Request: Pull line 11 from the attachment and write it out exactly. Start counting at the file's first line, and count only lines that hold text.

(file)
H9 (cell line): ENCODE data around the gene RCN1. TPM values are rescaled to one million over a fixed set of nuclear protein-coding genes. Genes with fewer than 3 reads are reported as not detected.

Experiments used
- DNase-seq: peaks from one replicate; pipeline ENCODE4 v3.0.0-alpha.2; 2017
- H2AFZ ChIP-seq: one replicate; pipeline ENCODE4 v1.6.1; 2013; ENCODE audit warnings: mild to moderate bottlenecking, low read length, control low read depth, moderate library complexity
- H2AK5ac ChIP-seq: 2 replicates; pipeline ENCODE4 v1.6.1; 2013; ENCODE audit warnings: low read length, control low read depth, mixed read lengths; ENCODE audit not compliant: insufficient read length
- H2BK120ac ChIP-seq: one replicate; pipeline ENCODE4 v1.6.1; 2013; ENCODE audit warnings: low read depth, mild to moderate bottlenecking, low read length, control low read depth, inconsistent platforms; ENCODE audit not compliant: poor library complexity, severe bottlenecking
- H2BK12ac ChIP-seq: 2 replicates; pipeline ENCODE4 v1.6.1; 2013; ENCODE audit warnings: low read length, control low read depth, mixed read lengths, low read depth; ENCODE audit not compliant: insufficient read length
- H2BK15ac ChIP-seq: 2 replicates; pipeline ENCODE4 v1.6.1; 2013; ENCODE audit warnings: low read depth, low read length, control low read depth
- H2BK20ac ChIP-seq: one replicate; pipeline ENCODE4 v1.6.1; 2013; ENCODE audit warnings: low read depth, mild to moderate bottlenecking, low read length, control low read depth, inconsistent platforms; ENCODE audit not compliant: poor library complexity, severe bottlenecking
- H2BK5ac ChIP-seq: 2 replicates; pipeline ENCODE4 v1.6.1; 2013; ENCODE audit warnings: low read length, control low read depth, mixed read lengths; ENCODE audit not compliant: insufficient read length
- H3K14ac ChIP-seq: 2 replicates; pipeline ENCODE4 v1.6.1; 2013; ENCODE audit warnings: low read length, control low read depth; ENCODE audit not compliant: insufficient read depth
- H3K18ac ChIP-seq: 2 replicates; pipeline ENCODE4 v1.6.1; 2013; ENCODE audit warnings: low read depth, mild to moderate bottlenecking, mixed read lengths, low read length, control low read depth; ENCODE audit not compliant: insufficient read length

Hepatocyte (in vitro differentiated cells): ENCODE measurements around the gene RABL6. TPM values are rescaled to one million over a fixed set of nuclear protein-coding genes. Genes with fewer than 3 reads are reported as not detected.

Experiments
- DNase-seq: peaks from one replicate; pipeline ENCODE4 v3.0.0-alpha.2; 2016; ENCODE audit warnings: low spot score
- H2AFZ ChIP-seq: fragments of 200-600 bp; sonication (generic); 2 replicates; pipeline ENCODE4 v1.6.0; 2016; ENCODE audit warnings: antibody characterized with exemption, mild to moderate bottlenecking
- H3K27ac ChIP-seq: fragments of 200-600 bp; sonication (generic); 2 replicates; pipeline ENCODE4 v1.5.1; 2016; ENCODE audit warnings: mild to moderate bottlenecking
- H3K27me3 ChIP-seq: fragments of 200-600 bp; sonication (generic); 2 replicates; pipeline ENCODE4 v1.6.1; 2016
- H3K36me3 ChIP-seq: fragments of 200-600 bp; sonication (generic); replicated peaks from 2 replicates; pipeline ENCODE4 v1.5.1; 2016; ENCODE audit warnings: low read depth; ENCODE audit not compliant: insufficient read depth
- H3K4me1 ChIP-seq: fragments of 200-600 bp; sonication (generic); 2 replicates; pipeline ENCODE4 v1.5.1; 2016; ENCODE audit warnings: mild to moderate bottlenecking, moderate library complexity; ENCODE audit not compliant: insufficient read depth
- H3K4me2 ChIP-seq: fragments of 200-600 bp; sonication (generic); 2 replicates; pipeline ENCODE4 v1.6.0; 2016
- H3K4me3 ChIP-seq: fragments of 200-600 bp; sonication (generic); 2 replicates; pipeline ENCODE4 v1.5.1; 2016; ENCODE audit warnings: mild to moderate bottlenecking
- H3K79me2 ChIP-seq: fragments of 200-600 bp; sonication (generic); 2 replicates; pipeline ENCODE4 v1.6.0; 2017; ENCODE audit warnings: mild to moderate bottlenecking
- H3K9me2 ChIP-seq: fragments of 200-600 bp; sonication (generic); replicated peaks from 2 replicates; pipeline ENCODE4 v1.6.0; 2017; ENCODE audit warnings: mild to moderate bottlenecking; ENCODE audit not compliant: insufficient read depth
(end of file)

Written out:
- H3K14ac ChIP-seq: 2 replicates; pipeline ENCODE4 v1.6.1; 2013; ENCODE audit warnings: low read length, control low read depth; ENCODE audit not compliant: insufficient read depth